Gary Soto is known for poetry that depicts the visceral side of working-class Mexican-American life. Jobs in factories and fields have shaped his work, as has an apprenticeship under fellow poet Philip Levine. A winner of the Nation/Discovery Award and the Levinson Award from Poetry magazine, he has also been a finalist for the Pulitzer Prize and the National Book Award. Of his job as a writer, he has said, "My duty is not to make people perfect, particularly Mexican Americans. I'm not a cheerleader. I'm one who provides portraits of people in the rush of life." In addition to his poetry, Soto has written novels, short stories, memoirs, and over two dozen children's books. Here he shares the drafts of two poems, one from his 1985 collection, Black Hair, and one from a forthcoming volume, Sudden Loss of Dignity.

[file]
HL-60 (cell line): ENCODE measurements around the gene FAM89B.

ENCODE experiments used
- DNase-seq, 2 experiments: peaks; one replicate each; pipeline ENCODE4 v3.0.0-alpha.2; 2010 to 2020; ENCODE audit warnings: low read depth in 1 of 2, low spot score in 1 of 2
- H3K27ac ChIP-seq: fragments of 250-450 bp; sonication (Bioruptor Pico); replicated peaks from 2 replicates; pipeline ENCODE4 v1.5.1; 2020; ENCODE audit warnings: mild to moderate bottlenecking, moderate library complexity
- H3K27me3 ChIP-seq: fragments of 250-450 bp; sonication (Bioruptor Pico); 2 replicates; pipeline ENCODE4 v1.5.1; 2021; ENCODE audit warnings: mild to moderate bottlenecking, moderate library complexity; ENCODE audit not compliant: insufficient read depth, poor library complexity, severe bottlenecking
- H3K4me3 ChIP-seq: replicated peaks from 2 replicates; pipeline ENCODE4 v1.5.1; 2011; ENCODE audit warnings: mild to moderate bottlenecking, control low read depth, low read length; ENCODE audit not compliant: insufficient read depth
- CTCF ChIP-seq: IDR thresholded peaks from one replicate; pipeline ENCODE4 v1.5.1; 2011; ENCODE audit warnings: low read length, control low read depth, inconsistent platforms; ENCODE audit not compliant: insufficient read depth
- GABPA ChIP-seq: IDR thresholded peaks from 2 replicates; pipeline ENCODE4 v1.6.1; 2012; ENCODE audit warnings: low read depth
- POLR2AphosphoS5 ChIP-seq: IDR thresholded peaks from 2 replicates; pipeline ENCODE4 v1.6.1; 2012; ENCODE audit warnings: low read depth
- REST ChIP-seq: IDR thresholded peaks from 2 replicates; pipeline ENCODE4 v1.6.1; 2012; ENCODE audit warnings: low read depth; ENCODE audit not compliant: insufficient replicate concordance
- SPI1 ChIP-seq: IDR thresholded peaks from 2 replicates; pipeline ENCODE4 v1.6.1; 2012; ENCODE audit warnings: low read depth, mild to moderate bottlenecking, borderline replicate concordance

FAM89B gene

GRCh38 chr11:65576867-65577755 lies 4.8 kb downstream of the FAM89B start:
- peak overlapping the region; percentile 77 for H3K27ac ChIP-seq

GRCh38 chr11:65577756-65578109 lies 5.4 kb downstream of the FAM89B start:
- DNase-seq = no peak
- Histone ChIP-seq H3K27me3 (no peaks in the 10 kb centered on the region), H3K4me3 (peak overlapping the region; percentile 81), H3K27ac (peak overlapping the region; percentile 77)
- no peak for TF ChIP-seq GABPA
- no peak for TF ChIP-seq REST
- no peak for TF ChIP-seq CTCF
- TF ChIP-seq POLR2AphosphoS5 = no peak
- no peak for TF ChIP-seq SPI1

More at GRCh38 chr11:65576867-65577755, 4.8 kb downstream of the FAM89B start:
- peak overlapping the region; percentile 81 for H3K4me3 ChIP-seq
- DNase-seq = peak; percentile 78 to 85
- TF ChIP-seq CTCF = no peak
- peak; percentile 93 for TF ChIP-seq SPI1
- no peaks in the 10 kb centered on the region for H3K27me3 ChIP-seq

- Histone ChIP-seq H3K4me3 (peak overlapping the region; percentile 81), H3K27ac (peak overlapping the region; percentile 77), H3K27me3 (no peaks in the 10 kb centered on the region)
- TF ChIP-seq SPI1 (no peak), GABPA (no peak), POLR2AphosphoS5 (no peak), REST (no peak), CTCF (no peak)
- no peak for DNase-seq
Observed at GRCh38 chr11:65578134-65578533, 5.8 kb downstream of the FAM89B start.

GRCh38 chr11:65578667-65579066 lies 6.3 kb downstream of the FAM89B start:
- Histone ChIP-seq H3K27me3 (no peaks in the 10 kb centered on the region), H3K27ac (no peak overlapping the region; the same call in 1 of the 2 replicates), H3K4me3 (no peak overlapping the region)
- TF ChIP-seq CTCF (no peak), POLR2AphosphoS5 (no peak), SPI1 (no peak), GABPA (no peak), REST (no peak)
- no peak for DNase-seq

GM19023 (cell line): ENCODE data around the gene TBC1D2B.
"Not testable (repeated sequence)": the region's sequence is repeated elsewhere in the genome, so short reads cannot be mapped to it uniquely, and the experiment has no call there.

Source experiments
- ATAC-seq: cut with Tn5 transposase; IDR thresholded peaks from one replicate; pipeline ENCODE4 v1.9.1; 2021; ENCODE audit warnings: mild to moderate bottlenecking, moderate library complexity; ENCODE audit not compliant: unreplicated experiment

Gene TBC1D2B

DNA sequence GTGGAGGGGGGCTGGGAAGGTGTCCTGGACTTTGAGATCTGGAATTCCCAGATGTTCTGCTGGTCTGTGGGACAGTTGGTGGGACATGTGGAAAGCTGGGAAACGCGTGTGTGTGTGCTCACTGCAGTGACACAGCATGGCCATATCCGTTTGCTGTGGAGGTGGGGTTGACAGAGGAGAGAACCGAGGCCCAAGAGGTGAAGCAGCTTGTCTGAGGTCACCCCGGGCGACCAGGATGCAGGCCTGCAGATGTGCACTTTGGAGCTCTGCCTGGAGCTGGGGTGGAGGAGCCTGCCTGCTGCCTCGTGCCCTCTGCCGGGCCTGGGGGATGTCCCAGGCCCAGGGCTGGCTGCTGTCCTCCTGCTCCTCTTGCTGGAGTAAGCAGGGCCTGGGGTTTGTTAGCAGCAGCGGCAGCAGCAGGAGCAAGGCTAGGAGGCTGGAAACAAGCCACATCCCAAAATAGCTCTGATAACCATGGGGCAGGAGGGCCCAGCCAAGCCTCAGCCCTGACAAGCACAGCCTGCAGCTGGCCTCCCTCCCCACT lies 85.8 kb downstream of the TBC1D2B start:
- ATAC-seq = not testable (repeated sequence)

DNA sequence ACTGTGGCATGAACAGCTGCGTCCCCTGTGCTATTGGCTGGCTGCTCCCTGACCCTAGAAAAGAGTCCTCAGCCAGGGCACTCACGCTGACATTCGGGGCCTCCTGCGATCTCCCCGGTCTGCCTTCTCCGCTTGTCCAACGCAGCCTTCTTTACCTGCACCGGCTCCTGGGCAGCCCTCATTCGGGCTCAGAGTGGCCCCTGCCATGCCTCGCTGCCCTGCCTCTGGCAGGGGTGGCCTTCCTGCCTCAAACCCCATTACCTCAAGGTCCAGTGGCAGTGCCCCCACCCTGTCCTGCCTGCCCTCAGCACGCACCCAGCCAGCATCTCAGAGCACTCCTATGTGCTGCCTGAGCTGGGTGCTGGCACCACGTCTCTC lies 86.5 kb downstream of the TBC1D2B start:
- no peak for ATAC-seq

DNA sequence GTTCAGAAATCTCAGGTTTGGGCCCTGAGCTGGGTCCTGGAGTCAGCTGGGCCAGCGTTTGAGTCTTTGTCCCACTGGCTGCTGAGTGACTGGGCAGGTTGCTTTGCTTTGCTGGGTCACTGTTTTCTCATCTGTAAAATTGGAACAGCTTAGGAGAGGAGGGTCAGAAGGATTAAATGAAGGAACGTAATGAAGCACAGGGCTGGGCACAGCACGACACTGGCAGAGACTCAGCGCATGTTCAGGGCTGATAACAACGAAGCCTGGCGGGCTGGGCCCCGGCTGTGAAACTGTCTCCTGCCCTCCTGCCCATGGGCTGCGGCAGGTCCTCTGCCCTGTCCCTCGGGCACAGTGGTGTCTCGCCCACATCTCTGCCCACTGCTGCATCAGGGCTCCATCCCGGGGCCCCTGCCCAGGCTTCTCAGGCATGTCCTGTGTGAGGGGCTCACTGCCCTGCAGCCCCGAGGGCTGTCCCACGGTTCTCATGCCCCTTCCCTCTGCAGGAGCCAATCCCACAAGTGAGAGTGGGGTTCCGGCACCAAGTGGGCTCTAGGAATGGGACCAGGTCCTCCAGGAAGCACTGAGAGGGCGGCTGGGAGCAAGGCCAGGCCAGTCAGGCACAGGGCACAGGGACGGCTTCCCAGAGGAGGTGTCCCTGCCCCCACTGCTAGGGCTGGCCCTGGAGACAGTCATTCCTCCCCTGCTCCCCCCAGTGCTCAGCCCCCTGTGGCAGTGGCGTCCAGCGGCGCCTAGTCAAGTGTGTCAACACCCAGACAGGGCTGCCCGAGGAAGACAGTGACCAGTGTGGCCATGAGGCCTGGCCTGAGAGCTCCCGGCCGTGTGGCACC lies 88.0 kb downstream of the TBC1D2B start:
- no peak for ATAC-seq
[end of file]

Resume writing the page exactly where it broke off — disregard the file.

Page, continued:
No poet who grew up in a home without books writes alone. I'm companion to a semi-literate muse, feathered gossip who will sit in a tawdry dress on my shoulder. Sometimes she will whisper lines into my ear, lovely conjectures and occasionally laughable ditties. I will then share my poem first with my wife, who wears not a tawdry dress but stylish clothes and, hey, are those Jimmy Choos on her feet? She'll look at my creation—this week it's a poem debating whether my hearing is really gone—and she'll frown sourly as she reaches for a red pencil from the canister on my desk. When she finishes with this first draft, my poem will be lashed with suggestions. It'll be bleeding but a heartbeat will be present.